Who are we, anyway?

The nation’s highest-ranking legal officer would not say that waterboarding is torture.

America, our country, is a really big idea, or has been one to this point. A nation of laws, guided by principle rather than ethnicity, has been a matter for some pride. We have been the good guys, an example for the world. Apparently, we are choosing to be something else now. We are a country that tortures people.

Maybe you have heard about the interrogation technique known as “waterboarding.” Agents working in our name use it on foreign detainees. The general idea is to force enough water into a subject’s lungs that they start to drown, but stop the procedure before they actually die.

Michael Mukasey became the United States attorney general last Thursday night. He is now the highest ranking legal officer in our nation of laws, and he would not say, when questioned by U.S. senators, that waterboarding is torture. He wouldn’t call it cruel or inhumane treatment either, or state that it is illegal. After Mukasey testified to his lack of legal opinion on waterboarding, he was confirmed by the Senate, which was executing its constitutional duty to provide advice and consent to the President on his nominees.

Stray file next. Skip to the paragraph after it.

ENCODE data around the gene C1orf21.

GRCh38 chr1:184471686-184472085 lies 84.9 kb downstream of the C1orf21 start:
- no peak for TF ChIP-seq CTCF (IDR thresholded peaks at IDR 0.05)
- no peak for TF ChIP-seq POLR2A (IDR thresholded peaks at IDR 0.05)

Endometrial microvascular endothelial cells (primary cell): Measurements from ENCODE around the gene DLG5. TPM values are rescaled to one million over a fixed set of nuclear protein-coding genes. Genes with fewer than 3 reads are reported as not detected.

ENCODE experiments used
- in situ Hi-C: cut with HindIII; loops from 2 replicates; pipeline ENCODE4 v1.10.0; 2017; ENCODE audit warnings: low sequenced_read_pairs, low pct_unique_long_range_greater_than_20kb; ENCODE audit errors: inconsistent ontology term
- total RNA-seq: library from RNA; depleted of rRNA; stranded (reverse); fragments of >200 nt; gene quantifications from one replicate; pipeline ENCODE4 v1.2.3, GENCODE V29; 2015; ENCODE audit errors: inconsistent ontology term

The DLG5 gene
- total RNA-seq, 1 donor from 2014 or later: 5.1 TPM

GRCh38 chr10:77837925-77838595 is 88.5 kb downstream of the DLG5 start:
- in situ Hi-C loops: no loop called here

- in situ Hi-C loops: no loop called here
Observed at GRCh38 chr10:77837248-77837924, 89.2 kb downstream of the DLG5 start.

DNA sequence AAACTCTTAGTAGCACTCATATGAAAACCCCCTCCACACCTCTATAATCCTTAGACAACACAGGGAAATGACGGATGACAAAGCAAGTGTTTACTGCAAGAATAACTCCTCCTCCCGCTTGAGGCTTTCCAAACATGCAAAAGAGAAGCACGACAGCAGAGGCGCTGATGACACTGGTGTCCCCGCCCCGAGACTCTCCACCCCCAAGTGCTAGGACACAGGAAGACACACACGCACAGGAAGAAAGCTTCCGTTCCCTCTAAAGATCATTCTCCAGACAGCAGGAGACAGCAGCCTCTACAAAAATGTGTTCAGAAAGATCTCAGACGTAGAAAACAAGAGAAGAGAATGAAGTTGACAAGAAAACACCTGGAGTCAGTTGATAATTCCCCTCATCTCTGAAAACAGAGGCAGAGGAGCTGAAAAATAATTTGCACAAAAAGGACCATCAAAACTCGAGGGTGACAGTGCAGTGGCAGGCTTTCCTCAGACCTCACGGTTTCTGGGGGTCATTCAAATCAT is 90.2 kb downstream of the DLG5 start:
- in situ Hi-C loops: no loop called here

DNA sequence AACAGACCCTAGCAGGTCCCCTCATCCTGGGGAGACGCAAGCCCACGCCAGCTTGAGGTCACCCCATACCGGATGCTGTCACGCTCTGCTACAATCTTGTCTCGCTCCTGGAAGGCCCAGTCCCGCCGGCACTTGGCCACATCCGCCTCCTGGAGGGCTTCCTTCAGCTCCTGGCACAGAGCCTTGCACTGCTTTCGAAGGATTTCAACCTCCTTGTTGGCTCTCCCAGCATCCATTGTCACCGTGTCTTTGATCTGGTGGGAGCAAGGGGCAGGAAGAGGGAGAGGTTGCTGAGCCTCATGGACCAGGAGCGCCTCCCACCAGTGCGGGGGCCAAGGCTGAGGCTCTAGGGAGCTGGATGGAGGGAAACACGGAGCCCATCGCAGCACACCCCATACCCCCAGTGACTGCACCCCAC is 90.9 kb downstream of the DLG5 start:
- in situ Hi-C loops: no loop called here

Explaining his vote to confirm, Sen. Charles Schumer, D-N.Y., told us that if both houses of congress should pass a bill against waterboarding, and the same president whose administration uses and defends the practice should sign the bill into law, the new attorney general would then make sure that this president would not defy said law.

Never mind how divorced from reality that scenario is. Cruel and unusual punishment is already prohibited by the Eighth Amendment to the U.S. Constitution. The Constitution has, to this point, been held as the supreme law of the land. Schumer now seems to suggest that the Constitution can be disregarded, unless congress passes a law making illegal what the Constitution already disallows.

With the confirmation of a U.S. attorney general who cannot bring himself to say that this country does not simulate the drowning of people in order to terrorize them, the decision has been made that the United States is no longer anything special or admirable.

We torture people. We ignore the Geneva Conventions, which now seem to have been written with us in mind. We disregard the rights and dignity of individuals in our custody whenever it suits us. When need arises, we ignore our own Constitution. All of this is done, of course, in the name of defending ourselves in a global war that began in September of 2001. The worry, now, is that if we remain on this course, we will have nothing left worth defending.

Jim Emery is a University student. Please send comments to [email protected]